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Nicaragua – little but likeable. Very. — Leon, Nicaragua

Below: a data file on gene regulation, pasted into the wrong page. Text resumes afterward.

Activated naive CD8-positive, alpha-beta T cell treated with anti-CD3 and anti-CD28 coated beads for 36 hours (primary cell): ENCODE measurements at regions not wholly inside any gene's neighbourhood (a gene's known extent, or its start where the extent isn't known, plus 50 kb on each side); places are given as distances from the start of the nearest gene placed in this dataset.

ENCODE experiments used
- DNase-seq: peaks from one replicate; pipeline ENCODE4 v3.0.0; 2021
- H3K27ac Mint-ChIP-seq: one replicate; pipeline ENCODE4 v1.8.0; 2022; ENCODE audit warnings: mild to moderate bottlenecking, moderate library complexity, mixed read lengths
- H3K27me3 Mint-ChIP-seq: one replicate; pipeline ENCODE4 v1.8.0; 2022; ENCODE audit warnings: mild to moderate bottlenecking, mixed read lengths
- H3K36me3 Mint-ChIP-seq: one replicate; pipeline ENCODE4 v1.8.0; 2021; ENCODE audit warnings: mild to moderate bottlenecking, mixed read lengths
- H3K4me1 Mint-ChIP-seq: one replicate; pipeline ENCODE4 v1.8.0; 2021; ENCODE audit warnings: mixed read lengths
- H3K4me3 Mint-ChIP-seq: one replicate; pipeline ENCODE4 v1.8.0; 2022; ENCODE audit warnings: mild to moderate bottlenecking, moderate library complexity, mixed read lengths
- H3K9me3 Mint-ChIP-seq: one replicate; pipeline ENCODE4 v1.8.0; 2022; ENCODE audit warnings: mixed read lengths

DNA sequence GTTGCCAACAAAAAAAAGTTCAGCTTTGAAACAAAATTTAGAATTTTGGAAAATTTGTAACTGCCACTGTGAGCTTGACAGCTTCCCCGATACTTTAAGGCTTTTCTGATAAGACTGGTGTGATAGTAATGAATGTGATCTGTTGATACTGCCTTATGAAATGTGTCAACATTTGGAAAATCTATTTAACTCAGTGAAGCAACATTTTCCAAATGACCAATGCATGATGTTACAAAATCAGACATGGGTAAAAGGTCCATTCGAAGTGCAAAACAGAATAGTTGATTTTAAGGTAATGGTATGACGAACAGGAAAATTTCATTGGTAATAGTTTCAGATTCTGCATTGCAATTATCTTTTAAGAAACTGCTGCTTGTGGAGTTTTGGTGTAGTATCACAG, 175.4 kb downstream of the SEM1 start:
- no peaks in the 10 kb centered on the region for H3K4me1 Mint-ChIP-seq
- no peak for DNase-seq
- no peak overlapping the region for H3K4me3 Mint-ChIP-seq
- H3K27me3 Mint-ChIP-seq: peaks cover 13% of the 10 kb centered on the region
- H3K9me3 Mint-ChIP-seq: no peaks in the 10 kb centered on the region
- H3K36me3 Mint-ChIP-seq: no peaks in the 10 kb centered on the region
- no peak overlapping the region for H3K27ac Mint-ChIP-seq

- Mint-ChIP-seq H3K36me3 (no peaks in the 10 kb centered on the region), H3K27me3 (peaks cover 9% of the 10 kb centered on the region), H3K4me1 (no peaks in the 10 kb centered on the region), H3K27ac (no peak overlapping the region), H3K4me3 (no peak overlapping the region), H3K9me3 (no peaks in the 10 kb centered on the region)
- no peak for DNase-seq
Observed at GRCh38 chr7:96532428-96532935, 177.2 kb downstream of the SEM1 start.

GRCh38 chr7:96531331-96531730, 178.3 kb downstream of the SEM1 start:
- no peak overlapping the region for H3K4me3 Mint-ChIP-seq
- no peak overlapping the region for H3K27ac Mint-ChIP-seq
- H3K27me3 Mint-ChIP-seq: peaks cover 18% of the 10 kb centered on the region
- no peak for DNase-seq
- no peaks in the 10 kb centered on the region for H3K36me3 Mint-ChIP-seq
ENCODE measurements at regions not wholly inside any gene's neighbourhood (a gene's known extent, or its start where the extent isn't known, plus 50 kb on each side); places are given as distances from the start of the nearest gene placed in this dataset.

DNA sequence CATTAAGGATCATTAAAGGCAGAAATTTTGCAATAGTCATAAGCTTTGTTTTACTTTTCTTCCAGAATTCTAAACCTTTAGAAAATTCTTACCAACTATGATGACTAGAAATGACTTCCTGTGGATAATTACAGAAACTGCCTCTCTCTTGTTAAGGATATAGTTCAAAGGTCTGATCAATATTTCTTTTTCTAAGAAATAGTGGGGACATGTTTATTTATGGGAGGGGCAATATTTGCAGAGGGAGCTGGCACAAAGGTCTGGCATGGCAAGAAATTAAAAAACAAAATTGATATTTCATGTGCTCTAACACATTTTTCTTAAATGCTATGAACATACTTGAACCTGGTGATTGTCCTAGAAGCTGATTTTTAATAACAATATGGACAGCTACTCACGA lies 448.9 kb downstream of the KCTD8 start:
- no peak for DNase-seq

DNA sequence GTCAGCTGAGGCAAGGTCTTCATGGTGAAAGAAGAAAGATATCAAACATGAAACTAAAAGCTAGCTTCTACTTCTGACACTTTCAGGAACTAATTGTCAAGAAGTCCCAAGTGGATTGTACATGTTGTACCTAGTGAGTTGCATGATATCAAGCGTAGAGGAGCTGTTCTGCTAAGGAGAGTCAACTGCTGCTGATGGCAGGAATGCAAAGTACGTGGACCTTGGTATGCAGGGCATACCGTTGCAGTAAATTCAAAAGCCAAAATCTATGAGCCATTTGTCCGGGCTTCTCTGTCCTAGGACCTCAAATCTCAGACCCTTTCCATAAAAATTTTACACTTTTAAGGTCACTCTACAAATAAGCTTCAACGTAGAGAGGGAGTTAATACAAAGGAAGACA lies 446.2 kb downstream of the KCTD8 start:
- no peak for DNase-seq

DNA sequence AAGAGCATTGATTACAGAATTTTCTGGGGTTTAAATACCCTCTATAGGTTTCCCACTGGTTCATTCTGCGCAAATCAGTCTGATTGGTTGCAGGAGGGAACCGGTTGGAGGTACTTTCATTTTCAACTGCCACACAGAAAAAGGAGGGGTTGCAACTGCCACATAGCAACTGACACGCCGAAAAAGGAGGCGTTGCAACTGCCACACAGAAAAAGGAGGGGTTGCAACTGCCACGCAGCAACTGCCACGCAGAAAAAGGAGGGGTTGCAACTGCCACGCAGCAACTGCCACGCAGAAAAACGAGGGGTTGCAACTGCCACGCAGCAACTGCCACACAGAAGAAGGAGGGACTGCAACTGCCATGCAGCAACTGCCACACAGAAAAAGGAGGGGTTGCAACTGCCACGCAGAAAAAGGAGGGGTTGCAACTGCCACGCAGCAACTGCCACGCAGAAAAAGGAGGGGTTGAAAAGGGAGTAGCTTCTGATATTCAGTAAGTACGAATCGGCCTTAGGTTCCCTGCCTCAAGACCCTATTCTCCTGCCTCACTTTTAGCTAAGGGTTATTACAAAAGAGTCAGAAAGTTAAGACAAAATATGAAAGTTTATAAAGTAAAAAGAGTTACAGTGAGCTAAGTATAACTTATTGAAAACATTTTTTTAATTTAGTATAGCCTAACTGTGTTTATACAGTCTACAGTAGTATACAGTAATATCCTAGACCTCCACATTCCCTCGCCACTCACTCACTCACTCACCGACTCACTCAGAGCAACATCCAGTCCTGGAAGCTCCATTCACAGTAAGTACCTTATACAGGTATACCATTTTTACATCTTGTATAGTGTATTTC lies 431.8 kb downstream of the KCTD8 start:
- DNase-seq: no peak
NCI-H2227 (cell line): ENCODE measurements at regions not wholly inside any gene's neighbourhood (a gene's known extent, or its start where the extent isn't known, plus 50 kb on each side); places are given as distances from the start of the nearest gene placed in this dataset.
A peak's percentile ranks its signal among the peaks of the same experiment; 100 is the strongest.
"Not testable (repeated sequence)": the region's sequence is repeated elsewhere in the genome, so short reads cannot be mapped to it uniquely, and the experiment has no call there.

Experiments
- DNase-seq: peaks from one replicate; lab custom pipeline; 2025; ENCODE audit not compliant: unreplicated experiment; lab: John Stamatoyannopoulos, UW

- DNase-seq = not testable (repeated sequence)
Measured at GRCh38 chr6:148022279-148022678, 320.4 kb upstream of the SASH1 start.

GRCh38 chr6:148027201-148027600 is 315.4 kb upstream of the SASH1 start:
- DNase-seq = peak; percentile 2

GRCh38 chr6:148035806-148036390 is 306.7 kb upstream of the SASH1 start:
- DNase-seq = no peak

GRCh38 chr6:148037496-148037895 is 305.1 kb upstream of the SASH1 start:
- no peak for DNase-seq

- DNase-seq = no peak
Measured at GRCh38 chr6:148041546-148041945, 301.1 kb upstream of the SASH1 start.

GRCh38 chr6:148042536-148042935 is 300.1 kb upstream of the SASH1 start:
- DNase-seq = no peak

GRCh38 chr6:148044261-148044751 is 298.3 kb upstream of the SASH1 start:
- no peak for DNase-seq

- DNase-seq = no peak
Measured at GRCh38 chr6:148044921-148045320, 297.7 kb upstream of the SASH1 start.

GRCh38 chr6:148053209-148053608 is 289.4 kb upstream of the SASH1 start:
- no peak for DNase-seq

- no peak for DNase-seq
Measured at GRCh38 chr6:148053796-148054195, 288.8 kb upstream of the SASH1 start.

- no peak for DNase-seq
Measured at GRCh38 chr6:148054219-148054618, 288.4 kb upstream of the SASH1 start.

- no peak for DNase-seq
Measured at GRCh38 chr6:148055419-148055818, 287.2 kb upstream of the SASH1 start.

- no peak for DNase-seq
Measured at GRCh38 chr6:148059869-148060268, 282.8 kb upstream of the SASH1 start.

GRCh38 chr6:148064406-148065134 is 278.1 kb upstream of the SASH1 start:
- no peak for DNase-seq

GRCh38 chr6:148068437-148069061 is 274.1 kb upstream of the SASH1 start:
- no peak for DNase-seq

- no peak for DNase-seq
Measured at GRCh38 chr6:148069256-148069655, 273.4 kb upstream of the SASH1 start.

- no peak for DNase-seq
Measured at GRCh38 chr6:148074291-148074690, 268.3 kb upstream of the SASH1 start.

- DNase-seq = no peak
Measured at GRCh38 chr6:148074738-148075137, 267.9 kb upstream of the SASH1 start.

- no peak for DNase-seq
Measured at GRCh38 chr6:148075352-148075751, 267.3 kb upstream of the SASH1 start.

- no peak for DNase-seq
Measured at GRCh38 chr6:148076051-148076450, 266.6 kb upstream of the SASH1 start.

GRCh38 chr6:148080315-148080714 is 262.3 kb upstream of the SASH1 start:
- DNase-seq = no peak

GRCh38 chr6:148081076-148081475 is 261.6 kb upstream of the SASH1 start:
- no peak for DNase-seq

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Leon, Nicaragua